Moreover, the ability of central bank to influence the money market through its open market operations is limited by the total supply of suitable securities which it can unload in the market to check inflation and also by its own preparedness to purchase securities at high prices to check slump and incur losses by selling them at low prices to check boom. Even if the central bank is ready to suffer losses to establish stability in the economy, it is likely that the total amount of securities which it may have its portfolio might prove inadequate to achieve the much needed economic stability pointing out to this limitation of central bank open market operations . Keynes rightly remarked that the reserve bank can only fire off against an incipient boom. Only such ammunition as they have been able to pick up while resisting a slump. The inadequacy of this ammunition was experienced in the unhappy situation of the federal reserve bank during the recovery of 1935-37 when the excess cash reserves of the commercial banks reached 3300 million. dollars as against the total holdings of US government securities held by the federal reserve bank of the value of only 2400 million dollars. In such a situation, even the sale of the entire securities by the federal reserve bank would have proved inadequate to absorb the excess cash reserves of the member banks. Consequently even the ammunition which the central bank may possess cannot always be fired off. Thus the open market operations policy of the bank is a blunt edged weapon.
The extent of success of central bank open market operations mainly depends on the stage of development of the money and capital markets in the economy and the extent to which the central bank is prepared to indulge in the buying and selling operation. In the underdeveloped economies where the money and capital markets are undeveloped, where the central bank lack enough experience in the use of the technique of open market operations, where the central banks do not possess the portfolio of securities in the of the size and maturity composition such that the may sell the necessary securities in the prescribed volume in the market and where the absorbing capacity of the capital market is low restricting the field of operations for the central bank, the scope for the open market operation sis much more severely restricted.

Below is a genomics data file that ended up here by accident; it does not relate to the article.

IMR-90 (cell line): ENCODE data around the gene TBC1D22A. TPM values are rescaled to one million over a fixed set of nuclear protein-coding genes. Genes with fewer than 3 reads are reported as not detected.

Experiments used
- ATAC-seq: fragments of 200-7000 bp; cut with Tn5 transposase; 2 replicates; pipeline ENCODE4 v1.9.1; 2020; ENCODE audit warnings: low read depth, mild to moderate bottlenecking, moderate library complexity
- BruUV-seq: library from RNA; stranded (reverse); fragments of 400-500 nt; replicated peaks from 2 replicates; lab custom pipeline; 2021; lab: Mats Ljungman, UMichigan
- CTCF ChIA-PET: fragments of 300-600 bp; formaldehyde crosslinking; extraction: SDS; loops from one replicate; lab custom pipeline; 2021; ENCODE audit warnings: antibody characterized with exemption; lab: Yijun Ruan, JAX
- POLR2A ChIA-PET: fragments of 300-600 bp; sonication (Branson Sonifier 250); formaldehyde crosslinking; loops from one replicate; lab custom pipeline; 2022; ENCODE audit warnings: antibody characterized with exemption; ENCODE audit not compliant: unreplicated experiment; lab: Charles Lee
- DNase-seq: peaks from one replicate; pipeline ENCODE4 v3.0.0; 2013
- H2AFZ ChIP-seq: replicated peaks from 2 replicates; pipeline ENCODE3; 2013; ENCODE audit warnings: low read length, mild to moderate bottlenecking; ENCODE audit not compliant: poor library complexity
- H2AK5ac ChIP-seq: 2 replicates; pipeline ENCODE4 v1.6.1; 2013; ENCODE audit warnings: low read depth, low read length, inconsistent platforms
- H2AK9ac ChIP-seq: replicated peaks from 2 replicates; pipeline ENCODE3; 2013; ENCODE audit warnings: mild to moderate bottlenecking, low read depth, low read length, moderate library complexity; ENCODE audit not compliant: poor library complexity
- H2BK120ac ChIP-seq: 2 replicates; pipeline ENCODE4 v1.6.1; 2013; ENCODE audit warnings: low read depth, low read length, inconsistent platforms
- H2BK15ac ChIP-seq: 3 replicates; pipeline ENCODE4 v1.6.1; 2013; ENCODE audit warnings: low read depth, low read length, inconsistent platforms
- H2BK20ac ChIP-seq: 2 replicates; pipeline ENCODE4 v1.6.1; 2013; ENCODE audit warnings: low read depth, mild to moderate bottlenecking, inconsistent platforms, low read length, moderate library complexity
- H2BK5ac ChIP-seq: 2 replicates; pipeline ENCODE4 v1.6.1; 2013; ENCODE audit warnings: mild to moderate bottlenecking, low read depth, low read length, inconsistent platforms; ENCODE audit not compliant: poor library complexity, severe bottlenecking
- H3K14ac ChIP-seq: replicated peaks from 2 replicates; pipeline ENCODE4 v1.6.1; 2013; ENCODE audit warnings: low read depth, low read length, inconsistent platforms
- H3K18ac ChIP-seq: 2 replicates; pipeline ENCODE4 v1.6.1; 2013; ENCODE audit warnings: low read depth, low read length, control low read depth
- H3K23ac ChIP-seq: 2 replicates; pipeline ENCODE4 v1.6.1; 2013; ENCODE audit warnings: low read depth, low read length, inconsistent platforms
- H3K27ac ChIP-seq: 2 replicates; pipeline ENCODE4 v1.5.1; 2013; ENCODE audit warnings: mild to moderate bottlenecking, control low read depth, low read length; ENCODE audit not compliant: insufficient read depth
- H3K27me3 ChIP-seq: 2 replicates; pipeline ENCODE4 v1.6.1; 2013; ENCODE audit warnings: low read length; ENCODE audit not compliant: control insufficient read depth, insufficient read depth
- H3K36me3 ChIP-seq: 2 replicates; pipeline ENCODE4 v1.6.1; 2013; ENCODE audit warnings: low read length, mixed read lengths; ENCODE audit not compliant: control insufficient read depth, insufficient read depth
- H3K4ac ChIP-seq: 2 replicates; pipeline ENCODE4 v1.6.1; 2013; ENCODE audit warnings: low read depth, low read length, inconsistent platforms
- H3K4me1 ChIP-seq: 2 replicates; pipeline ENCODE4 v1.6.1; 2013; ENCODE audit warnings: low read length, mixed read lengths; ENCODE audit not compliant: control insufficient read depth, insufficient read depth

Thus despite the theoretical excellence of the open market operations as an important instrument of central bank credit control policy in practice it is of little use. Researches made in the study of the business cycles reveal that credit expansion or contraction is not the primary cause of the occurrence of business cycle in the economy. It is only a secondary cause which at best accelerates the process of expansion or contraction. Only market operations are however employed to influence the rate of interest and the prices of government securities in the money market.
In spite of the difficulties in the open market operations. In the countries having well developed and highly active money and capital markets. Open market operations are one of the principal instruments used for monetary regulation by the authorities, as is illustrated by the experience of the united states and the united kingdom. In other countries where the capital market( and to some less extent the money market also) in not so well developed. Open market operations as an instrument of monetary regulation are relatively unimportant .